Starting, Motivating, and Finishing
April 6, 2021 - 5:45 PM
The bulk of this post is about writing, but I want to pose some questions first to get you thinking.
How many times have you started writing a book? How many times have you started a workout regime? How many times have you started scheduling dates with your daughters?
How many times have you started these things only to stop them when they become inconvenient or expensive or boring?
I know I’ve started and stopped more times than I can count. Starting, motivating, finishing. Over the past year, I’ve learned so much more about these three facets of a project, and I’ve learned different ways of navigating each stage. I think this is a big pain point for a lot of people, so I’m sharing here some of the things I know.
When it comes to starting, you’ll find that the beginning is a time for precise, careful steps, but it’s also a time of possibility, a time of potential. You approach each new beginning with a magnificent sense of awe and wonder. It’s a time of vision, when you’re dreaming up all the big things that your project will be able to do to change your own life and the lives of others.
You can already imagine talking to your publisher and seeing your book on the shelf. You can already imagine your story being shown on the big screen to thousands of people all over the world. Dreams of stardom and status and money flood your mind. Perhaps more precious than all of that, the idea that you’ll be able to craft something so special that it impacts another person’s life (or perhaps the lives of many others) keeps you up all night.
All of these things coalesce. They congeal until you’ve got yourself a giant heap of hopes and dreams, and nothing is going to deter you from reaching your goal.
One problem is that many people don’t ever figure out or define their goal. They only have a beginning. They have all these feelings, but they don’t know where they’re going. If you don’t have a goal, you’ll never reach your goal.
To put it another way, imagine getting in your car and driving someplace that you’ve never been to before. How do you get there? Perhaps you could call someone for directions. Perhaps you could put the address in your GPS. But how can you put the address in if you don’t have an address? And if you don’t know when you’ll arrive, how do you know you’ll have enough gas? How do you know the destination will be worth the drive?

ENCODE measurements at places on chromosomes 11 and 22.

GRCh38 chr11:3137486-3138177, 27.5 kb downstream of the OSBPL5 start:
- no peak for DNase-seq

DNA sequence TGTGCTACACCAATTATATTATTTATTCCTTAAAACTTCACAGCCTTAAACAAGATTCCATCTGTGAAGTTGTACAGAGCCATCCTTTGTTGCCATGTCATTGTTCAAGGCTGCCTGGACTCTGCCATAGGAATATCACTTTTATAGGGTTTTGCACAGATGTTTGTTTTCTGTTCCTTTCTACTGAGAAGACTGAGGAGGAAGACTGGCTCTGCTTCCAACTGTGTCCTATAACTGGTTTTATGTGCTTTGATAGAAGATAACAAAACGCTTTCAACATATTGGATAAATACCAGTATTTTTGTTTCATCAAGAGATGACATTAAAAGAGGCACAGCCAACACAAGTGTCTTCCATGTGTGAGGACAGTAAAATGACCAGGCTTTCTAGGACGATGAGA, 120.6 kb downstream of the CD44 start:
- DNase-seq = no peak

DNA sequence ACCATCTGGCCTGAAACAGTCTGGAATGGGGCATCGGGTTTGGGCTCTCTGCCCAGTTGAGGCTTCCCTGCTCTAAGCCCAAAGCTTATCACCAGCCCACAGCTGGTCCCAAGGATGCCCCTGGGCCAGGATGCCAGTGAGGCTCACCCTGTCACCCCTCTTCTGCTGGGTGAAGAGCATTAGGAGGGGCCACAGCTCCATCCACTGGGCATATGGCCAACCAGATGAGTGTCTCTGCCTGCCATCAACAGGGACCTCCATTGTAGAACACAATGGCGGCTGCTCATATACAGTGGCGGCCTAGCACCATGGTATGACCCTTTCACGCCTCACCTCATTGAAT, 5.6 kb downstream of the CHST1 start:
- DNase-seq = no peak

To summarize, I believe the most important thing when it comes to starting a writing project is having a goal. Goals should be specific, measurable, attainable, results-driven, and time-bound (SMART).
Specify exactly what you want to do. Don’t say, “I want to write because it’s fun.” Say, “I want to write a novel. I want to self-publish it. I want to sell enough copies of my book to sustain my family and me.”
Writing a book is certainly measurable. You can use your word count. There are plenty of articles online that tell you what an admirable, appropriate word count for your work would be.
Writing a novel is attainable; I’ll tell you that right now. Nearly anybody can do it (but the major consideration here is that many people won’t do it, even though they can).
That piece about selling enough copies to support your family? That’s the portion of your goal that is results-driven. You’re pursuing this goal because you want results. You’re not doing it for some vague reason; you are driving toward something. It doesn’t have to be money or sales; it can be any result, but it should ideally be something that will improve your life in some way.
Finally, the time-bound piece. This is where I struggle the most. Set a deadline and try to attain your goal by that deadline. “I want to finish my novel in one year.”
A year later, you should be done with that novel.
What about motivation? After you’ve started, how do you keep going? As I said earlier, I’ve had trouble motivating myself to stick to finishing some novels (along with work-out regimes and even dates with my precious children). One thing I can say is that I've managed to finish two novels in my life, and I think that’s distinguishing to some degree. I think it gives me license to talk a little bit about what it means to push through the process. Sometimes that’s what it takes. Pushing through. Writing isn't always you sitting there engaged in lightning-fast bout in which ideas descend from the ether to flow through your fingertips into the pages of your book. Sometimes, writing is a slog.
How do you push through it?
The way I did it was by visualizing the results of attaining my goal. I used every tool at my disposal to help myself see what it would look like to have my book finished. I created mock-ups using templates I found on the internet, and I had those finished long before I had my novel finished. I used those images to remind myself that one day, the pages of my book would be filled. I've already done this for the whole series. While I’ve only written the first novel in my series, I have the other five book covers already placed on mock-ups. I could already show somebody what I expect the six-book series to look like in the end.